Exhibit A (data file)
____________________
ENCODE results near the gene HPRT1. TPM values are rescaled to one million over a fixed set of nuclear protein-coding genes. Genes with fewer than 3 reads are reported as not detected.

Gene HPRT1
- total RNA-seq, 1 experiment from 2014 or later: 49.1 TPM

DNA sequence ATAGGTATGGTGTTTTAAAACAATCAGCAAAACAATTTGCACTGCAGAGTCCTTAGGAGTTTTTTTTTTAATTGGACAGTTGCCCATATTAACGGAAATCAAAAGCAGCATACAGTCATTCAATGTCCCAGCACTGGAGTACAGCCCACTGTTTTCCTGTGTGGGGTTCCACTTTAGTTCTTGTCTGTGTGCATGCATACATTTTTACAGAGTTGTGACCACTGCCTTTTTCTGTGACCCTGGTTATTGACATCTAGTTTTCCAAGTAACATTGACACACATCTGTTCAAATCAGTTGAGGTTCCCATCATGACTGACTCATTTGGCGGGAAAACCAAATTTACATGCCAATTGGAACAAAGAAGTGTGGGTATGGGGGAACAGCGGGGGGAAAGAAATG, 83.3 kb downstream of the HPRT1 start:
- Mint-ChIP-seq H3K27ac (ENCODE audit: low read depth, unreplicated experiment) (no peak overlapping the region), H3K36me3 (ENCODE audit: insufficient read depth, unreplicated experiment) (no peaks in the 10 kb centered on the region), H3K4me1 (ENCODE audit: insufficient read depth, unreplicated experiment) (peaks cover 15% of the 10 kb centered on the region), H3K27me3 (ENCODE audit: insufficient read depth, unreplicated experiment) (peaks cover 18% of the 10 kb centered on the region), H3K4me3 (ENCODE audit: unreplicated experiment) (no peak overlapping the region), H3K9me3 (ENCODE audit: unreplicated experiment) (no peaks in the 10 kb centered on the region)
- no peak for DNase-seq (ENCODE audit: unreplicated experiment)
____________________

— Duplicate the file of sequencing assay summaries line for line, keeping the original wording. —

ENCODE results near the gene HPRT1. TPM values are rescaled to one million over a fixed set of nuclear protein-coding genes. Genes with fewer than 3 reads are reported as not detected.

Gene HPRT1
- total RNA-seq, 1 experiment from 2014 or later: 49.1 TPM

DNA sequence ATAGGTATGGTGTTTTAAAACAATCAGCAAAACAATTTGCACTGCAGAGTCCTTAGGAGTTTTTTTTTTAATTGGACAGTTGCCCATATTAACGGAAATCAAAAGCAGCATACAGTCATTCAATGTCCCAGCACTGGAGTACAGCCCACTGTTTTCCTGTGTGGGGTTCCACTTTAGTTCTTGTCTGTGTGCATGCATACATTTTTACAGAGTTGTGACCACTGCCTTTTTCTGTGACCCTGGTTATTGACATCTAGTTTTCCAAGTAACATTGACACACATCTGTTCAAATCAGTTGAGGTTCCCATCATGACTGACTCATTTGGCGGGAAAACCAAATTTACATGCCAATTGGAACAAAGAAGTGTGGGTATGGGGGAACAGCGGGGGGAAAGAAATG, 83.3 kb downstream of the HPRT1 start:
- Mint-ChIP-seq H3K27ac (ENCODE audit: low read depth, unreplicated experiment) (no peak overlapping the region), H3K36me3 (ENCODE audit: insufficient read depth, unreplicated experiment) (no peaks in the 10 kb centered on the region), H3K4me1 (ENCODE audit: insufficient read depth, unreplicated experiment) (peaks cover 15% of the 10 kb centered on the region), H3K27me3 (ENCODE audit: insufficient read depth, unreplicated experiment) (peaks cover 18% of the 10 kb centered on the region), H3K4me3 (ENCODE audit: unreplicated experiment) (no peak overlapping the region), H3K9me3 (ENCODE audit: unreplicated experiment) (no peaks in the 10 kb centered on the region)
- no peak for DNase-seq (ENCODE audit: unreplicated experiment)